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FINDING CURES TOGETHER<sup>SM</sup>

New NTRK-targeted Therapy Shows Early Promise Against Tumors With NTRK Gene Fusions

11/8/2015

BOSTON — The investigational anticancer therapeutic LOXO-101, which targets a family of proteins called neurotrophic tyrosine kinase receptors (NTRKs), was safe, tolerable, and showed signs of clinical activity in patients who had tumors with a specific type of NTRK genetic alteration called a gene fusion, according to data from a phase I clinical trial presented at the AACR-NCI-EORTC International Conference on Molecular Targets and Cancer Therapeutics, held Nov. 5–9.David S. Hong, MD

“Prior studies have shown that NTRK gene fusions drive the growth of tumors in preclinical models and are found in a wide array of tumor types,” said David S. Hong, MD, deputy chair and associate professor in the Department of Investigational Cancer Therapeutics at The University of Texas MD Anderson Cancer Center in Houston. “These preliminary results from the first-in-human clinical trial of the NTRK-targeted investigational agent LOXO-101 help to validate NTRK gene fusions as drivers of several cancer types and suggest that LOXO-101 is a safe, tolerable, and potentially effective option for these patients.”

As of Oct. 20, 2015, among the 30 patients so far enrolled in the phase I clinical trial, there were six who had tumors positive for an NTRK gene fusion. As of that date, three of these six patients have had their disease assessed since starting LOXO-101 and all three had a partial response at first disease assessment, as assessed by RECIST 1.1 criteria. These three patients are the only patients on the trial to have responded. All three partial responses are ongoing. The other three patients with NTRK fusions are still on study and will have their disease assessed in the coming weeks, according to Hong.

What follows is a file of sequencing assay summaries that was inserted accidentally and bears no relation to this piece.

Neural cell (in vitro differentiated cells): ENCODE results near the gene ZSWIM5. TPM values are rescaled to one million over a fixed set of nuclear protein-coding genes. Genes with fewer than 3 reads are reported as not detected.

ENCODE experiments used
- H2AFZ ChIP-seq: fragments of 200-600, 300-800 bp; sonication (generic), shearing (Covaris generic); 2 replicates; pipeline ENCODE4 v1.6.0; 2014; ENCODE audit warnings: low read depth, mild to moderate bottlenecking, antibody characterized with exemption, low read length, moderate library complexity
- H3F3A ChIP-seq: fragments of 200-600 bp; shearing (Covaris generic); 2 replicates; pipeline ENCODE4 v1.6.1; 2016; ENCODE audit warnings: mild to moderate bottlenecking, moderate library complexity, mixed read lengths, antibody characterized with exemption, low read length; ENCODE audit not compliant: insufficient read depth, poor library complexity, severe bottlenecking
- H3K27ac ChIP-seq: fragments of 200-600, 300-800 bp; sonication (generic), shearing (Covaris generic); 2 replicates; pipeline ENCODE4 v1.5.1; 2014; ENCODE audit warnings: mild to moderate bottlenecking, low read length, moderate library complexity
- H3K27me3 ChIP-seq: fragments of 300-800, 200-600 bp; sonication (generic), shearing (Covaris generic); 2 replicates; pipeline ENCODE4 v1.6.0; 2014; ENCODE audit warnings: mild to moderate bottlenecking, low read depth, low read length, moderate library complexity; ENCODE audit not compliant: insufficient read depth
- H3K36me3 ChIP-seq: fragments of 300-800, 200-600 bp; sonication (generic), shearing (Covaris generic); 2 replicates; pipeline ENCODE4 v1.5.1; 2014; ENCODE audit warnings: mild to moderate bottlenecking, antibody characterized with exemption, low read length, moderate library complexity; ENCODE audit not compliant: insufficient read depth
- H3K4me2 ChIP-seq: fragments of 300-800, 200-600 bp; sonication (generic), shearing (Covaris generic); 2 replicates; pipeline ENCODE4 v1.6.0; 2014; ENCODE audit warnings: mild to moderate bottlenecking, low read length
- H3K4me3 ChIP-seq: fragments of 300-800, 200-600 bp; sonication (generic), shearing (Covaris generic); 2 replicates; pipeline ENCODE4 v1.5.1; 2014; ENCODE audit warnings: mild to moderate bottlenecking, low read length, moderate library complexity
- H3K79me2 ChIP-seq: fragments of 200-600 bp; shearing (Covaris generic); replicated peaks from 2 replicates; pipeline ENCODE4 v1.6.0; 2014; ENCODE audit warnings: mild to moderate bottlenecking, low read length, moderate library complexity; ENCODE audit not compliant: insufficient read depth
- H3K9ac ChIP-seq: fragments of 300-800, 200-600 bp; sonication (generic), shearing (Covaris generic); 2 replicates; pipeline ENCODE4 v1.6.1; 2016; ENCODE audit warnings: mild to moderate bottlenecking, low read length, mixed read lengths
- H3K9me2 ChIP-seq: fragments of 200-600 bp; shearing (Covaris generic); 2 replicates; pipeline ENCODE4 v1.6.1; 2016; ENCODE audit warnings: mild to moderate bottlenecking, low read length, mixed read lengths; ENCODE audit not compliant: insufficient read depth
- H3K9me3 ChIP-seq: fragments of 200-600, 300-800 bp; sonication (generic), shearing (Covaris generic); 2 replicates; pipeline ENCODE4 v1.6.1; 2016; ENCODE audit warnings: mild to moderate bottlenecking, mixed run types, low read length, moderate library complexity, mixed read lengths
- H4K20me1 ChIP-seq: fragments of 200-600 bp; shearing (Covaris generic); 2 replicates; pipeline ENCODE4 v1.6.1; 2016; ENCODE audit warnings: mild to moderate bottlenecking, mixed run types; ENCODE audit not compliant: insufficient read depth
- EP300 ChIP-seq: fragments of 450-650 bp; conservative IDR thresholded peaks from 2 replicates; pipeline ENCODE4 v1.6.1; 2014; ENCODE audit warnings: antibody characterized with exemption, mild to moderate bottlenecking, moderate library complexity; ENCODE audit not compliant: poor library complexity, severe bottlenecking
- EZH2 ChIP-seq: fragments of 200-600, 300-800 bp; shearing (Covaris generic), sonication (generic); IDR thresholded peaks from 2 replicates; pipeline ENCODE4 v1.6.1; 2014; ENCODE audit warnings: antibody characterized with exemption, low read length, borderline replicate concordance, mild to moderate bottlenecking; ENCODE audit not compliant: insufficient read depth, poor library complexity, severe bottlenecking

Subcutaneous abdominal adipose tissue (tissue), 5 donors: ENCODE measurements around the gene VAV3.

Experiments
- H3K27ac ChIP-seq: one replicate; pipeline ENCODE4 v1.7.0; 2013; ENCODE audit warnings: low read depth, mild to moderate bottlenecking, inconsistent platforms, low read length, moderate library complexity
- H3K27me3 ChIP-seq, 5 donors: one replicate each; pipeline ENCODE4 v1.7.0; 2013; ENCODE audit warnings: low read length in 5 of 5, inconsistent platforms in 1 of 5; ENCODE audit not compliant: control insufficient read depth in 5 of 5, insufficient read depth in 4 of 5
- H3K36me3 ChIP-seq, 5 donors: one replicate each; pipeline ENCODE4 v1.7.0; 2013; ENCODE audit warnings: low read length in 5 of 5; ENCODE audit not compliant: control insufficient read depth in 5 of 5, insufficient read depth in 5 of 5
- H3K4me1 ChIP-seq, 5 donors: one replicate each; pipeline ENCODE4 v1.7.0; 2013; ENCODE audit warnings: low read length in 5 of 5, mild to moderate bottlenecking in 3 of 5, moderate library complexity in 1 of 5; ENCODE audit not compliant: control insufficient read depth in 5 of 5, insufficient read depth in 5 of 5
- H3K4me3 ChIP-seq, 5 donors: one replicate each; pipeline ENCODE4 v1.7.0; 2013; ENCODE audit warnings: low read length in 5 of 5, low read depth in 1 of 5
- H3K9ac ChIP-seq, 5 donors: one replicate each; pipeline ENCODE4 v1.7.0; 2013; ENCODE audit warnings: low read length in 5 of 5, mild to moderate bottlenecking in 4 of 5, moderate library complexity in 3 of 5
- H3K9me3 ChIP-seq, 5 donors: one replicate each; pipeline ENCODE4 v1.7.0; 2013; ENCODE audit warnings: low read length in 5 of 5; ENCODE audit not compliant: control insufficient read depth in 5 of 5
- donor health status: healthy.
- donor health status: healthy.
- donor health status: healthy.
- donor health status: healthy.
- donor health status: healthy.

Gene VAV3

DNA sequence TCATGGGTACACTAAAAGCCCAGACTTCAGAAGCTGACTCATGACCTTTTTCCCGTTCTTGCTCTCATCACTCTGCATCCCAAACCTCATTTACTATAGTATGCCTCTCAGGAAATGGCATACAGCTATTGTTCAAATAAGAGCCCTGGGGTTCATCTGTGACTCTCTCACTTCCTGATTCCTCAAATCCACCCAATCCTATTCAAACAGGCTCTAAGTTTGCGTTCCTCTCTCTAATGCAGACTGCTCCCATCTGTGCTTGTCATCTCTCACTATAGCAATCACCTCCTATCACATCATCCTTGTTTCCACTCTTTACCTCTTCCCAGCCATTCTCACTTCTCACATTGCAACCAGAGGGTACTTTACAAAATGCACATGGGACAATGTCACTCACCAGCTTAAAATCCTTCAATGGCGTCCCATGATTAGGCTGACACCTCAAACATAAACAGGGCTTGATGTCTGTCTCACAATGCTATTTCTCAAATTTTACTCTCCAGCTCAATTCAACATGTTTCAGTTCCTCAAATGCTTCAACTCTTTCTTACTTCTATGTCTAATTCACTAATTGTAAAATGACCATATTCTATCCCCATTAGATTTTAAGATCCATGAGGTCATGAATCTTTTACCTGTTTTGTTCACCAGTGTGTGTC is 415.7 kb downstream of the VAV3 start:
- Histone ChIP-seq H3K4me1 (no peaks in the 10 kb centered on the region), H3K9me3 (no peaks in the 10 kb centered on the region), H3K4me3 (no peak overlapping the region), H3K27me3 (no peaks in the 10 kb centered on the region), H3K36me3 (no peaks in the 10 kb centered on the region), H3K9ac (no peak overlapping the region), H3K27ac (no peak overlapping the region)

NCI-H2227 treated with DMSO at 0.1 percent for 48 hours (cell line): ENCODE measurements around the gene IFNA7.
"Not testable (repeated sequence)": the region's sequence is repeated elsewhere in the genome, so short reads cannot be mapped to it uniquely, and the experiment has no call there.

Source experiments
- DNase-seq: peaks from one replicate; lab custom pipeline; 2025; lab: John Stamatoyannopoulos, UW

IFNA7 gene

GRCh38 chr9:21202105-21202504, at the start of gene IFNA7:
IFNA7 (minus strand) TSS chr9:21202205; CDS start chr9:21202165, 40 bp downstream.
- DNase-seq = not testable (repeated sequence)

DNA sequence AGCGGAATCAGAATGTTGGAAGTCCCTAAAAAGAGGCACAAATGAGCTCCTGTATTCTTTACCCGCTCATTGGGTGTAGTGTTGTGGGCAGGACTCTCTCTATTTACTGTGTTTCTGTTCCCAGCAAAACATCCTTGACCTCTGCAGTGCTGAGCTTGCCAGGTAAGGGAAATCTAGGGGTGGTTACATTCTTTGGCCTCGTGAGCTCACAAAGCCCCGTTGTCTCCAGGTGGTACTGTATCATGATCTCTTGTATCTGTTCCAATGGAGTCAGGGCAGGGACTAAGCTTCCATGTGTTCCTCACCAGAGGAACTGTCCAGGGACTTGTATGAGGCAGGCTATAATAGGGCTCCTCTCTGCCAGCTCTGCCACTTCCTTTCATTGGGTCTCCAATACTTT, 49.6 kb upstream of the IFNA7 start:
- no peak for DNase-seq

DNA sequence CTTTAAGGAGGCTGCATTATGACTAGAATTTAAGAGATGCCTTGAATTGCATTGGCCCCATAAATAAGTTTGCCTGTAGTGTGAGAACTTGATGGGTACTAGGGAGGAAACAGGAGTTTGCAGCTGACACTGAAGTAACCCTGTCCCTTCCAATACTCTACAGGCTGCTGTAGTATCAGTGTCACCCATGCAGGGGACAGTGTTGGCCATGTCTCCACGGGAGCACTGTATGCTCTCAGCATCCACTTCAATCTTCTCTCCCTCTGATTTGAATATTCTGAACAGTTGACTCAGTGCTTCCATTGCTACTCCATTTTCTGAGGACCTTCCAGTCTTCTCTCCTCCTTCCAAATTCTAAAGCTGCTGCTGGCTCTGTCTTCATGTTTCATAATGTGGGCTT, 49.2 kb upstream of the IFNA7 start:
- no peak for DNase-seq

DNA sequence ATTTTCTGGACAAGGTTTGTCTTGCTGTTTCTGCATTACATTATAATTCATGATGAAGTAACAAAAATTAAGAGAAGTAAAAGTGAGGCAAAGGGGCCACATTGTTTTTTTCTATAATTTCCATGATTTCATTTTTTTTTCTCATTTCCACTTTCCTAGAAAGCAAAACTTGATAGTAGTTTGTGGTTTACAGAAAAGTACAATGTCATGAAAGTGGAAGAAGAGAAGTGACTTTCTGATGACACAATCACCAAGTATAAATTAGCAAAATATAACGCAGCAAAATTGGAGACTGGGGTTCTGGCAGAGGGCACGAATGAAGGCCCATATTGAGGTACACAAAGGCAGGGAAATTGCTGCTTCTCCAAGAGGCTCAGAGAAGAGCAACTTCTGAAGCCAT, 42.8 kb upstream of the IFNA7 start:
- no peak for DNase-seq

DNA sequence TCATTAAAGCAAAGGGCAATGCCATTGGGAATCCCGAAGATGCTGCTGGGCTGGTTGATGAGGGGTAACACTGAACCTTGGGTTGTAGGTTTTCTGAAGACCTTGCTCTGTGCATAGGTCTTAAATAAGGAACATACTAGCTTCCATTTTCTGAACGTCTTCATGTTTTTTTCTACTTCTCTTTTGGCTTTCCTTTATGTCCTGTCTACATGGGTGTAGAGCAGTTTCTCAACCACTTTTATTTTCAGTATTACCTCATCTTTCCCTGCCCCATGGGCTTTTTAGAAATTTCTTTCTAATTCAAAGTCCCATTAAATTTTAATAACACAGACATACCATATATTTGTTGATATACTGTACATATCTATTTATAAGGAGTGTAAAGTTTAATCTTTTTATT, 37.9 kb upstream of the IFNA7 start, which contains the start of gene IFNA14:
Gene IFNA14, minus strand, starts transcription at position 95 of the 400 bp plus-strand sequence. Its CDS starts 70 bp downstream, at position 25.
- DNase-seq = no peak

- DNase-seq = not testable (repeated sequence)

“We are particularly excited by the fact that we have seen dramatic responses for patients with different types of tumors positive for NTRK gene fusions, as this looks like a potential targeted, or precision, therapy that could be effective at the level of the matching genetic alteration regardless of the cancer type,” said Hong. “Building from these data, a phase II basket trial testing LOXO-101 as a treatment for patients with any type of tumor positive for an NTRK gene fusion recently opened.”

All patients enrolled in the current clinical trial had solid tumors that were not responding to standard therapy. The trial is a standard 3 + 3 dose escalation phase I clinical trial and LOXO-101 is taken orally once or twice a day in 28-day cycles.

LOXO-101 was well tolerated at all five doses tested so far: 50 mg, 100 mg, and 200 mg once a day, and 100 mg and 150 mg twice a day. The maximum-tolerated dose has not been defined. The most common reported adverse events have been grade 1 and 2 fatigue, dizziness, anemia, and nausea.

The three response-evaluable patients with NTRK gene fusion–positive tumors received either 100 mg or 150 mg of LOXO-101 twice a day and are still on study. One patient with an undifferentiated sarcoma with an LMNA-NTRK1 gene fusion has a confirmed partial response ongoing at eight months. One patient with a c-kit-negative gastrointestinal stromal tumor with an ETV6-NTRK3 gene fusion has a confirmed partial response ongoing at four months. One patient with a mammary analogue secretory carcinoma of the salivary glands with an ETV6-NTRK3 gene fusion has a partial response ongoing at three months.

Hong explained that the major limitation of the current study is that it is a small phase I clinical trial that has assessed only three patients with NTRK gene fusion–positive tumors. He added that although these results are extremely promising, they need validating in larger studies.

The study was supported by Loxo Oncology. Hong’s attendance at the AACR-NCI-EORTC International Conference on Molecular Targets and Cancer Therapeutics is being paid for by Loxo Oncology.

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